Tuesday, August 31, 2010

Cardinal Rule of Baseball

I have watched or listened to every Red Sox game this season with minimal channel flipping. That is one hundred and thirty-three games, but who (besides me) is counting?

The sports wonks, including my in-house Soxpert have pretty much given up on Boston. If they are right, and the Sox have really dug a playoff-less grave for 2010, my Sox-ucation will only last 31 more games.

Knowing that my games are numbered and at some point I am going to be left watching the Sox alone (fair-weathered, bluehatted fans), I am holding on to every last gem of knowledge my hubby spews these days. Including the "cardinal rule" of baseball. "never make the last out on third."

Perhaps I should use my last 31 games to stop you bluehats from institutionally preventing pinkhats from learning the game. When Dave yelled "Dude, that's like the cardinal rule of baseball - you never make the last out on third, " I went "huh?"

Somehow thinking that his ear-numbing tirade at the television had been less than audible, he repeated himself. And then, met with my bland stare, repeated himself again.

Nope, I (and all the neighbors) heard you fine. But how could you possibly expect me to understand that?

In the beginning of the season, "making an out" meant stepping on the plate, tagging the player, or hitting him with the ball. (See how far I have come?) Apparently bluehats understand the sentiment "never make the last out on third," despite its tricky wording. It means that the offense - not the defense as the wording suggests - should not have risked the out if he wasn't forced to third. The only sure way the runner will get home from third is on a hit... but chances are the runner could make it from second on the same hit.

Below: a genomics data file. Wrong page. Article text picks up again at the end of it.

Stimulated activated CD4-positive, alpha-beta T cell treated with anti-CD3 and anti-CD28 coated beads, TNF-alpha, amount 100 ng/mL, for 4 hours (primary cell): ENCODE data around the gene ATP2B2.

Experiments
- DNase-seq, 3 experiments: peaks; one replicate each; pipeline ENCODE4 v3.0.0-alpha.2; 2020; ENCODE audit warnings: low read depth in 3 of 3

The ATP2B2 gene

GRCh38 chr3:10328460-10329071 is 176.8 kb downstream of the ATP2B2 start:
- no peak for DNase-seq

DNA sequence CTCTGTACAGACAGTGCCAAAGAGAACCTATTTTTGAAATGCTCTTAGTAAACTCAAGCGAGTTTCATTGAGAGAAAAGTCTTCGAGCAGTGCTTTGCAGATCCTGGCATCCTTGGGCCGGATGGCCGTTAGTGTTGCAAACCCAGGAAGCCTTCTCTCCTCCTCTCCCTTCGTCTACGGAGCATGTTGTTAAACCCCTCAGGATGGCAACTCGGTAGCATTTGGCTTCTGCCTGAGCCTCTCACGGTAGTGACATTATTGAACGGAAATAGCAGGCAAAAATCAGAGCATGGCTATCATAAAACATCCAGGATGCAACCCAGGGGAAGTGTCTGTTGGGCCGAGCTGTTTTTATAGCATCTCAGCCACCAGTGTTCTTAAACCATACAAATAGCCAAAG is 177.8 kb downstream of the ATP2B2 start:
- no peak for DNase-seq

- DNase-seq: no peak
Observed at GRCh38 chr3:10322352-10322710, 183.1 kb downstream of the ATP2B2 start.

So if there are two outs, the runner should never steal third. However, if there is only one out, stealing third could be a good gamble. You MIGHT get home on a fly ball. But at least if you don't make it home you haven't ended the inning.

Simple enough concept, but did I really have to waste one of my dwindling learning opportunities deciphering it. 

Ugh, I never thought that after 133 games I would still need someone to point out a cardinal rule of baseball. And then require a translator to decipher it.

Wednesday, August 18, 2010

Guest Blogger

I requested that my husband "guest blog" for me tonight. Although I would much rather be writing about baseball (wow, never thought I would say that), I am writing up a grant proposal for work while I watch the Sox.

The guest blogging started as a joke. Now I'm thinking why not? He is a Sox baseball expert, and he is as opinionated as most bloggers (and guest bloggers). 

You want to know why not? Because he is saying no. He is saying that although he is a hilarious person in general, he can't write funny.